b ) As a., but the attackers must try to shoot after a dodge. In both a. and b., the goal is for the defender to concentrate on the one action she knows is coming, and try to prevent it completely. If all goes well, the attackers will in fact have no chance to shoot.

c ) Now the attacker gets the choice between a walkthrough ball and a dodge ball. But: she gets only one chance. If she chooses for the through ball, and she does not pass, her turn is over. The task becomes more difficult for the defender, but still many attackers will not get a foothold.

d ) The attacker gets a third option: after a dodge, she can also make a loose ball. Now it becomes even more difficult for the defender. It becomes important to estimate (or rather, to see in time) which action the attacker will take.

e ) A game: the attacker and the defender can earn points: the attacker gets a point if she scores a goal, the defender gets a point if she does not score a goal. Further as d.

f ) As e., but the attacker may receive the ball a number of times (maximum 3 times).


In brief: some defensive tactics in the 1-1 game

Organisation: 3-3 or 4-4. One side constantly attacks from a 4-0 organisation to 3-1 or 2-1-1 for some time. The defending side is instructed to neutralise its direct opponent in one of the following ways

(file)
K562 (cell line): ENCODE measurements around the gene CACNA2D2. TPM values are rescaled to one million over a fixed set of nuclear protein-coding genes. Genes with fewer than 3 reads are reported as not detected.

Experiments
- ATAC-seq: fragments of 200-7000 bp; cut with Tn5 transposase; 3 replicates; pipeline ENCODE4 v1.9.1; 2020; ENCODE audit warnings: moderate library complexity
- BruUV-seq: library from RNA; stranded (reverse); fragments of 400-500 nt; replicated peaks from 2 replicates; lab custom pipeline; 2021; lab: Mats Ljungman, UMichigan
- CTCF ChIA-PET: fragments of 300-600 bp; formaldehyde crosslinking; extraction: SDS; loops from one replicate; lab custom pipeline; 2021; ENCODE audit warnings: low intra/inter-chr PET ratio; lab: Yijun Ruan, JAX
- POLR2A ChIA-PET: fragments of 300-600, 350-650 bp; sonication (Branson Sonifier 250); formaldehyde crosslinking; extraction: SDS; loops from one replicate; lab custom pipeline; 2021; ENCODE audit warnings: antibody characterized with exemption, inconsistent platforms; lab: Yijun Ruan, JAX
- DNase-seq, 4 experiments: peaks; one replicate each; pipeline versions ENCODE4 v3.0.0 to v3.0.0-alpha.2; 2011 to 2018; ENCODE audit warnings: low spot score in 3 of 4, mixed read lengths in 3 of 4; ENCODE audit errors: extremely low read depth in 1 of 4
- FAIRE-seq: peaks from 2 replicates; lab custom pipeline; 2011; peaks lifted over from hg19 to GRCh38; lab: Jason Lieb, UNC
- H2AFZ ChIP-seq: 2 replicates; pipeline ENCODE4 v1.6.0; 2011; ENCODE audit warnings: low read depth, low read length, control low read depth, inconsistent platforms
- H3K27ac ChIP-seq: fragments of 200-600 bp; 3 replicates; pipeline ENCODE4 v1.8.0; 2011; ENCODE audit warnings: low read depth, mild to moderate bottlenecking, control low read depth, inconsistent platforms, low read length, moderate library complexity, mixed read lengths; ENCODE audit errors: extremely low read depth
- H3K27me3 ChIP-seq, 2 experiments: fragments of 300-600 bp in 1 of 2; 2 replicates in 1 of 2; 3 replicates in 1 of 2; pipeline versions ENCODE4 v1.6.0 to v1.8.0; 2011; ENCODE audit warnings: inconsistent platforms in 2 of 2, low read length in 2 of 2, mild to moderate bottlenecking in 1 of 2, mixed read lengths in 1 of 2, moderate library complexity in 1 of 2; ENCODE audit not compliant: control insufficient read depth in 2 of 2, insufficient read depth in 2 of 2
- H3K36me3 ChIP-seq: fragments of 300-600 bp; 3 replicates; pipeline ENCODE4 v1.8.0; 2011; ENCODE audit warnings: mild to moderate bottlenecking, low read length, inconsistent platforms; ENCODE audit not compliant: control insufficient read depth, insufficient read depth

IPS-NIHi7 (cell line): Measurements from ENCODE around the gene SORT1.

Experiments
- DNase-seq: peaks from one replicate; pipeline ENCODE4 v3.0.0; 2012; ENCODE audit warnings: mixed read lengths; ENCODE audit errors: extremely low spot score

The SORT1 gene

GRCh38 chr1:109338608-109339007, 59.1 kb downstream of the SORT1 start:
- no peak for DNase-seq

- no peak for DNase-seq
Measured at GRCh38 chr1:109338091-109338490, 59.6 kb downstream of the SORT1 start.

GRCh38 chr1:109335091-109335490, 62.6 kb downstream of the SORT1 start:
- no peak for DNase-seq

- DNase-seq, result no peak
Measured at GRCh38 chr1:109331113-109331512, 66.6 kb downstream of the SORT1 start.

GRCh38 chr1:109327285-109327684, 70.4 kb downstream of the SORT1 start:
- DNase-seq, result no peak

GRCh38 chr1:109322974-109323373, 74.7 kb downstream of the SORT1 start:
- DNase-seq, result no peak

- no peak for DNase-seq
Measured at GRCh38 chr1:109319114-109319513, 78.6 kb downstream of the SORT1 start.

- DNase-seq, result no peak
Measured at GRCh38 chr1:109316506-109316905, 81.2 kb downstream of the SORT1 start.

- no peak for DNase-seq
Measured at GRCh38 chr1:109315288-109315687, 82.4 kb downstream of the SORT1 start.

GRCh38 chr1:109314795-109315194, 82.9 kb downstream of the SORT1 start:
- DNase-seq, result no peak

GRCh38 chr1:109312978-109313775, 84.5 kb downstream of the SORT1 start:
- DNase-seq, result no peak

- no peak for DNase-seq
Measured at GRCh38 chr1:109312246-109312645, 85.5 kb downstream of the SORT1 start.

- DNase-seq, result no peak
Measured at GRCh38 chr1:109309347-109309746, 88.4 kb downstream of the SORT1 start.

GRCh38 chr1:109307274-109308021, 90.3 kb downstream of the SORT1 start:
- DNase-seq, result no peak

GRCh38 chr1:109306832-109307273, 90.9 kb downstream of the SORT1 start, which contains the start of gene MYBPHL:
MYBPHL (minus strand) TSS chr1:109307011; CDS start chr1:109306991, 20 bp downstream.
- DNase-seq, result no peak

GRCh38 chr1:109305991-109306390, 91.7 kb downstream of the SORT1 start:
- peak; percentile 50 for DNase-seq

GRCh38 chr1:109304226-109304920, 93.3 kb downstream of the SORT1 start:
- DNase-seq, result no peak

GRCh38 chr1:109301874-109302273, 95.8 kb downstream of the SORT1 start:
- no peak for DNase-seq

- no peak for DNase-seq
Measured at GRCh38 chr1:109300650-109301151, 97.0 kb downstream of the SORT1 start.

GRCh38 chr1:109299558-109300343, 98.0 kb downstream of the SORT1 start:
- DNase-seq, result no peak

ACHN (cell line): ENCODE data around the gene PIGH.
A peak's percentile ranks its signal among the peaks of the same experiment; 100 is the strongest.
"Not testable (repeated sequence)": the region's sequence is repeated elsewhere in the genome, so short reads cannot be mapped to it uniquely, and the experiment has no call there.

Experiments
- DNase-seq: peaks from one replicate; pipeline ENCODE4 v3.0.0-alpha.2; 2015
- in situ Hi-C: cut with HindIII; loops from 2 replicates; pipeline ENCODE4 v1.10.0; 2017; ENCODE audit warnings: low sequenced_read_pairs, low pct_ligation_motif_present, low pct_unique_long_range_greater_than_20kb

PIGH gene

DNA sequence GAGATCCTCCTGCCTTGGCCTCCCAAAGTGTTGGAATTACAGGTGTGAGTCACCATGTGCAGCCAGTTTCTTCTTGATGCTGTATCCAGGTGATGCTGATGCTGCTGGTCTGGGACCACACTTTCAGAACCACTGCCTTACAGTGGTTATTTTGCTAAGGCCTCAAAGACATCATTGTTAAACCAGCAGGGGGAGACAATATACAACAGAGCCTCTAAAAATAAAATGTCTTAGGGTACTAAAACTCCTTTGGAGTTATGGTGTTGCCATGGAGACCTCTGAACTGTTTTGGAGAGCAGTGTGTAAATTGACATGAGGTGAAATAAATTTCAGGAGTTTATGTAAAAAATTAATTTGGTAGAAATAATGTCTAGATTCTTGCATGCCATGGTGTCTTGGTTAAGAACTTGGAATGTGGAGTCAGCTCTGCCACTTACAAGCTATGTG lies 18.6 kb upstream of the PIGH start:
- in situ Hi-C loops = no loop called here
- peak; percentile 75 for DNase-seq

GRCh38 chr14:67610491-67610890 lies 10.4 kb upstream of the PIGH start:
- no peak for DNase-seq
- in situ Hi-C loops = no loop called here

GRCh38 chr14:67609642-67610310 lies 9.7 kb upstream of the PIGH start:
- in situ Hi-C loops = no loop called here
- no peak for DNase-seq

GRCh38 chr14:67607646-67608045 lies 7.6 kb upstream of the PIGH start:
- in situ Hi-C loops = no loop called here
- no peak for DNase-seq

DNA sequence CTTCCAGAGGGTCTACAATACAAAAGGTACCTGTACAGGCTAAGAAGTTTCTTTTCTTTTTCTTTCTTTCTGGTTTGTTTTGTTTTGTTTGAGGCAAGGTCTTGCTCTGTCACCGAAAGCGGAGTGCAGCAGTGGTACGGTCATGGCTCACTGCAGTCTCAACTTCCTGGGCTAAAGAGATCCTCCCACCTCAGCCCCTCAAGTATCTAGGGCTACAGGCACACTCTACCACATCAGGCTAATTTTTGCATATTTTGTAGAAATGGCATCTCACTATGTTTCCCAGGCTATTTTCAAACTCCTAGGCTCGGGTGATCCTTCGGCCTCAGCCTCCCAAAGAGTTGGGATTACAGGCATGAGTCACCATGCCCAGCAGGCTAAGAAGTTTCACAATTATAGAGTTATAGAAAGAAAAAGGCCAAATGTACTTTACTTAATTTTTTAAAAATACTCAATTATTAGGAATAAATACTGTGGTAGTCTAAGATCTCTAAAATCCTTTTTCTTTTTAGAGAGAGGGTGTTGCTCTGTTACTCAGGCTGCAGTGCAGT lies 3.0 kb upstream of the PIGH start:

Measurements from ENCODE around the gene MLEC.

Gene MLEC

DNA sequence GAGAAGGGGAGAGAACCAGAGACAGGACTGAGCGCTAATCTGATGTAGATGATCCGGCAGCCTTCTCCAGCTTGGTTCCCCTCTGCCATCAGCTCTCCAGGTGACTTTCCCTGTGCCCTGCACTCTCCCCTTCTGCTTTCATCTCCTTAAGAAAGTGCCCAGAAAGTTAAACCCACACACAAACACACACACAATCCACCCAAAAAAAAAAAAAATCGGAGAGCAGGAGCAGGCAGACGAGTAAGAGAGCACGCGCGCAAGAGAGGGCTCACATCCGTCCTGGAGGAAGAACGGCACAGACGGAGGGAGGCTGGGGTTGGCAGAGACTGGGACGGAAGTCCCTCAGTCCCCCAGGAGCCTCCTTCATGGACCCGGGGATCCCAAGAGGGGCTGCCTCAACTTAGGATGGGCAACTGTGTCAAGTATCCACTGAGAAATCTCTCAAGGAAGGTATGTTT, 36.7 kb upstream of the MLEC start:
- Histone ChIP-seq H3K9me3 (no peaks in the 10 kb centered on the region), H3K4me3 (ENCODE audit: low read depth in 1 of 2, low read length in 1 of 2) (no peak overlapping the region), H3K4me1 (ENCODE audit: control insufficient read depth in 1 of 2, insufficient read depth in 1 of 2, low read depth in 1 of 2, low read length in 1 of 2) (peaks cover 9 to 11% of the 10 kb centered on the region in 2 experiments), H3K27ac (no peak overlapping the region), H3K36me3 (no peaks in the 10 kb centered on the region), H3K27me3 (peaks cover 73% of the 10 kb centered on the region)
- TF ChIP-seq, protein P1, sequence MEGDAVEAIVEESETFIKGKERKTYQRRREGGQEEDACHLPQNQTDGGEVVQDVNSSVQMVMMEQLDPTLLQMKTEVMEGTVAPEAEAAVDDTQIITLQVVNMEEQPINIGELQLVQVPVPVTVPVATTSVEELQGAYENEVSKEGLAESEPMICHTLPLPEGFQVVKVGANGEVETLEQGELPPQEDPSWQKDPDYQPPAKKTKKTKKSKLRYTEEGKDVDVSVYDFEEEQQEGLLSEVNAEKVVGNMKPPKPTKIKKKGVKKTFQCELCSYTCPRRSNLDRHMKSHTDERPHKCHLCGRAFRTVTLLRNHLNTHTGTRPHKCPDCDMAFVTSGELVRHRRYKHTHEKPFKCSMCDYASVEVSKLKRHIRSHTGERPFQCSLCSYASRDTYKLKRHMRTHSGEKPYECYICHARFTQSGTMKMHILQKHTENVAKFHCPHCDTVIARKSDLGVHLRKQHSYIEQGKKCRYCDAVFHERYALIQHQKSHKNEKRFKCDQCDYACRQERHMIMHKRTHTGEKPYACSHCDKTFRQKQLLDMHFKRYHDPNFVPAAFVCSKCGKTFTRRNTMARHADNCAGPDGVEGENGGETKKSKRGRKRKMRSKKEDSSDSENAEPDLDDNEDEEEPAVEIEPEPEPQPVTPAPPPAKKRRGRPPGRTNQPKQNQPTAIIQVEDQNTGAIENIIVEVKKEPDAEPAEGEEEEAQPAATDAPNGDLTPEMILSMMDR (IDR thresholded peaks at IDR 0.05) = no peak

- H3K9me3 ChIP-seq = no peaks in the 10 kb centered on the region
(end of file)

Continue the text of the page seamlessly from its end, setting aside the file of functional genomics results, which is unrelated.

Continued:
1 ) The triangle. The defender positions herself so that she can see both the opponent and the ball at a glance The defender can also form the triangle in such a way (by moving out of line) that she is more or less inviting her opponent to pass to one side Of course, this will not work, as the defender is particularly wary of doing so

2) Standing wide, with both legs close together in front of the attacker and ready to run in all directions at any time If the attacker actually starts to pass, the defender will not give her a free route to the basket, but will try to let her 'run around' as much as possible without blocking. The defender turns with her, but stays in a straight line towards the basket for as long as possible and puts out her 'outer hand' to defend. The 'real defenders', the sticklers, choose the latter method, as opposed to the former, which is favoured by slower defenders. Both methods can be equally successful. Other tactics

3 ) The defenders limit themselves to defending the "real chances" and allow distance shots from more than 7 meters. A tactic that can be excellently combined with the so called "back defending".

4 ) The defenders know the preferred moves of their personal opponents and try not to allow those moves. The opponent is forced to do things she is not used to doing, becomes insecure and therefore less pure.

5 ) The defenders make feints: they threaten to step in, but don't do it at the last moment. Here, too, the aim is to make the attacker hesitate.